NASHVILLE, Tenn. (OSBORNE) -- A new study in a leading cancer journal says there’s been a dramatic increase in the incidence of certain oral cancers associated with the Human Papilloma Virus; a finding that tracks with a similar increase seen here in the mid-state.
Vanderbilt researcher Krystle Kuhs studies oral HPV infections and cancers exclusively. While Dr. Kuhs stresses that these cancers remain rare, she does note that Vanderbilt Medical Center has seen a 3,000 percent increase in HPV related cancers among male patients since the 1980s.
“We’re seeing an increase in oral pharyngeal cancer that sort of coincides with the sexual revolution in the U.S. So during that time it was more common to have more sexual partners, oral sex also became more common and we think that is why we’re seeing this large increase in this type of cancer.”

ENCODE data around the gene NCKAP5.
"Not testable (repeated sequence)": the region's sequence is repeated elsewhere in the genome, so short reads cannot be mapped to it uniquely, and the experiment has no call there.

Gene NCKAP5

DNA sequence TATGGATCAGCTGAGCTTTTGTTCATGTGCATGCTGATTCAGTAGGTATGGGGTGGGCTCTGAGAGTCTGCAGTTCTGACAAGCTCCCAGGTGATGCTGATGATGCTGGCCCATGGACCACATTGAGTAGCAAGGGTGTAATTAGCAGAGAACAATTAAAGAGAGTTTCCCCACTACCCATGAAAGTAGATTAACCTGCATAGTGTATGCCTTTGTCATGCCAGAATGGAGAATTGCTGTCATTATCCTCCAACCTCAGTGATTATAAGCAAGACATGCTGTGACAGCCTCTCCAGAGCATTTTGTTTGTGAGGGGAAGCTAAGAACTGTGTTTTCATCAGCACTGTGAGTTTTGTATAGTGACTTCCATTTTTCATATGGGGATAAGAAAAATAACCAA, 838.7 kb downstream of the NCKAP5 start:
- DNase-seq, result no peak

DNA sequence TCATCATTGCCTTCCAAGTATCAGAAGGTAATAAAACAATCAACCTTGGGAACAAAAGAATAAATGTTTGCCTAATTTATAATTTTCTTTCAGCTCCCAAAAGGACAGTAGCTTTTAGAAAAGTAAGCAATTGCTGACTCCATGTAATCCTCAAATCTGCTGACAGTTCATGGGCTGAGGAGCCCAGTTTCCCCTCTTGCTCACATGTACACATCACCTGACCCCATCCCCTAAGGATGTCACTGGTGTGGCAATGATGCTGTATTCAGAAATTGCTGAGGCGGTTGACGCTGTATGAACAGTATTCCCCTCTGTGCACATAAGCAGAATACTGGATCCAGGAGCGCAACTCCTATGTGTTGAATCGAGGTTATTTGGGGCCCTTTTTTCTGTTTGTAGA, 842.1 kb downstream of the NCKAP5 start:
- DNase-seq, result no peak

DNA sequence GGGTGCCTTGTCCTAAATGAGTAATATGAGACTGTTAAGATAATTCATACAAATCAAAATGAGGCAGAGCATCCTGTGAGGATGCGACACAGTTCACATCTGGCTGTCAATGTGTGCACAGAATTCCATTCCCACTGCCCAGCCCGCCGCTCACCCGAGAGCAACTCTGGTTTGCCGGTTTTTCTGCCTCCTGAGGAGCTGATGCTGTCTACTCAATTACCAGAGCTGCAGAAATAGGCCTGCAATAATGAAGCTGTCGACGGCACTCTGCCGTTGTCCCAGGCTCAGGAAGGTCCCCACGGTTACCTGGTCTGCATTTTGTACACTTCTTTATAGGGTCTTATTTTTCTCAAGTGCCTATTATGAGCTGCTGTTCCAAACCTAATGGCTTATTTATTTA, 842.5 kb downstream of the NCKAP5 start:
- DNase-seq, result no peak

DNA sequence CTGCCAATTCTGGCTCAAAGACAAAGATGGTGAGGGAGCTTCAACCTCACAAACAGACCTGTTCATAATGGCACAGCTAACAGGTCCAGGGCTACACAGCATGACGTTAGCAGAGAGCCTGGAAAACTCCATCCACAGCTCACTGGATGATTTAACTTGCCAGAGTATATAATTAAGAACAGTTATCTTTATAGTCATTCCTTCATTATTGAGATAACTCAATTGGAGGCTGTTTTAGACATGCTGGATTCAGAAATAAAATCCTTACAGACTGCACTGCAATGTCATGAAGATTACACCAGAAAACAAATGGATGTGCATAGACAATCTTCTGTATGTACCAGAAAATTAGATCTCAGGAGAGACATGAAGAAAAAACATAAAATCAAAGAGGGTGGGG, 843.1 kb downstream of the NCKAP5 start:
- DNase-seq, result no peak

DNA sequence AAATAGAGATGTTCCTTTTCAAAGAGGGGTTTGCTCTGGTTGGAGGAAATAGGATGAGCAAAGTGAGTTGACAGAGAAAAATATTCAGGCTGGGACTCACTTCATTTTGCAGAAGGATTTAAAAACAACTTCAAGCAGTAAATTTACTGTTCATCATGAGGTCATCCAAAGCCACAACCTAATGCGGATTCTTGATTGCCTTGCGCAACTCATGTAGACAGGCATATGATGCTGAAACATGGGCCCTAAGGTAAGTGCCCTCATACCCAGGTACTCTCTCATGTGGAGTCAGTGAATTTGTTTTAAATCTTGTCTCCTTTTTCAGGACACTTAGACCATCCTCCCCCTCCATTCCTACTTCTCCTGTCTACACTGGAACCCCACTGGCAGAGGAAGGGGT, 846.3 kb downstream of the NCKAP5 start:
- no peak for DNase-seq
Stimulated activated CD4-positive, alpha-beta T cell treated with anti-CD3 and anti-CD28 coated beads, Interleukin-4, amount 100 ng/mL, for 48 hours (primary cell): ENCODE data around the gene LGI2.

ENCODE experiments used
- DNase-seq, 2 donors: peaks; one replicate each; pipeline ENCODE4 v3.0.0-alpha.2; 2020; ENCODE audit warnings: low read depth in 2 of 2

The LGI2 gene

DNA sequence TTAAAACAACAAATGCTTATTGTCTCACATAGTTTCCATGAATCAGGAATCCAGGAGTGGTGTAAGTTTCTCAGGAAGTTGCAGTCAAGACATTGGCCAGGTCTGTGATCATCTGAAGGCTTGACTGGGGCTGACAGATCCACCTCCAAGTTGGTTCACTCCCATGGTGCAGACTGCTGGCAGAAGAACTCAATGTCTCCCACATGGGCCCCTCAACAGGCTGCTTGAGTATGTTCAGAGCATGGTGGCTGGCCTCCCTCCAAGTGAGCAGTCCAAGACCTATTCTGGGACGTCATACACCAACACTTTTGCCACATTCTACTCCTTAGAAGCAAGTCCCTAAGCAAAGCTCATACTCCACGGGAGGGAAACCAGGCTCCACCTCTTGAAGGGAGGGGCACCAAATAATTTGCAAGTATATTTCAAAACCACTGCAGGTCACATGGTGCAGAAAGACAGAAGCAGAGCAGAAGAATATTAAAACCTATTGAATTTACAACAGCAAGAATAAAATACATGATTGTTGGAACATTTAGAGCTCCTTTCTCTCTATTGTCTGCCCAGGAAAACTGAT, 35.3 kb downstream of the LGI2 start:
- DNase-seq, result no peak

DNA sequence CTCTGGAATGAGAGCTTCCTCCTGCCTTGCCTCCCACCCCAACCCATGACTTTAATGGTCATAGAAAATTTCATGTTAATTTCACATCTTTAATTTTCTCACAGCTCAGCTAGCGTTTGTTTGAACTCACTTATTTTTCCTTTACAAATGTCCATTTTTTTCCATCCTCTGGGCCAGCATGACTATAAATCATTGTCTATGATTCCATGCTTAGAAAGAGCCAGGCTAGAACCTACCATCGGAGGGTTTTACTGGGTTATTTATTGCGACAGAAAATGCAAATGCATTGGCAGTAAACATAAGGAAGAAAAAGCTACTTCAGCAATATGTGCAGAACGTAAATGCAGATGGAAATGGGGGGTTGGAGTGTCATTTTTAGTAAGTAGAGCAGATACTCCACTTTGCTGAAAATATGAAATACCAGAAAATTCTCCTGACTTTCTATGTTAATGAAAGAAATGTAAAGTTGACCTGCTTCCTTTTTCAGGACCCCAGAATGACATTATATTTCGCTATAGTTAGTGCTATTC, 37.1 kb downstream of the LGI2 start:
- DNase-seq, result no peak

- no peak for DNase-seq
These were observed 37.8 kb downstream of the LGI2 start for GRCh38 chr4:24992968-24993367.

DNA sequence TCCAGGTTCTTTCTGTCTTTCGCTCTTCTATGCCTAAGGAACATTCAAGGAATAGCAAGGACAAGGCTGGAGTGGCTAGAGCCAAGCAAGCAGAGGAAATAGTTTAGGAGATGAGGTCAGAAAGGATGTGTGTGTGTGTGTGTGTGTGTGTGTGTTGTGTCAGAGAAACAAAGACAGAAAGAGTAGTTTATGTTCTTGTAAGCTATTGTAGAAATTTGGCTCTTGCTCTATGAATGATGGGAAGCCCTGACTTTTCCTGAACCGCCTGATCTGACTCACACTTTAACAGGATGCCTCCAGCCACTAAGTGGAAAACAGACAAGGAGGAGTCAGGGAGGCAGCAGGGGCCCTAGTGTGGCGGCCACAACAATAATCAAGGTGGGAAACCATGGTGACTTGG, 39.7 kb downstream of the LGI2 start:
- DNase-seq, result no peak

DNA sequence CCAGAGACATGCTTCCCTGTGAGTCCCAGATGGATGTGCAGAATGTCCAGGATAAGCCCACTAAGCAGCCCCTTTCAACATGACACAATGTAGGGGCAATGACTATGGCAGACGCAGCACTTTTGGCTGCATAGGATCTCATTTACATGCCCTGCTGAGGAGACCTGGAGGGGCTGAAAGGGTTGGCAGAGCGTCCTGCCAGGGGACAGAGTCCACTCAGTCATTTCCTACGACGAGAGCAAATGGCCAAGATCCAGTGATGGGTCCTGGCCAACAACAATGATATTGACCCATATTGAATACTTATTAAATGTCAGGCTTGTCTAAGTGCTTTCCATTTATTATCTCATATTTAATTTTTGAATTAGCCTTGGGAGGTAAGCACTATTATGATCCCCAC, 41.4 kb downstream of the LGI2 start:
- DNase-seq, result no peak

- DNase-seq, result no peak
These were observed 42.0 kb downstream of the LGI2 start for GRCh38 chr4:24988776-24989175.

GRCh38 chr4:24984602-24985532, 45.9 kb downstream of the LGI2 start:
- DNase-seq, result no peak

Dr. Kuhs notes that the Southeastern United States has some of the highest HPV infection rates in the country, and - perhaps not coincidentally - also has the nation’s lowest HPV vaccination rates. She encourages parents to make sure their children get that HPV shot.
“The age that’s recommended is currently 11 or 12 years old and the reason that that’s the recommended age is because we want to get children vaccinated prior to sexual debut, because once they’re exposed to the virus the vaccine can’t do anything to help an individual clear the infection.”
A new study in Annals of Oncology suggests that men who had multiple oral sex partners and those who smoke have the greatest chance of developing an HPV related oral cancer.
Research resources provided by Dr. Kuhs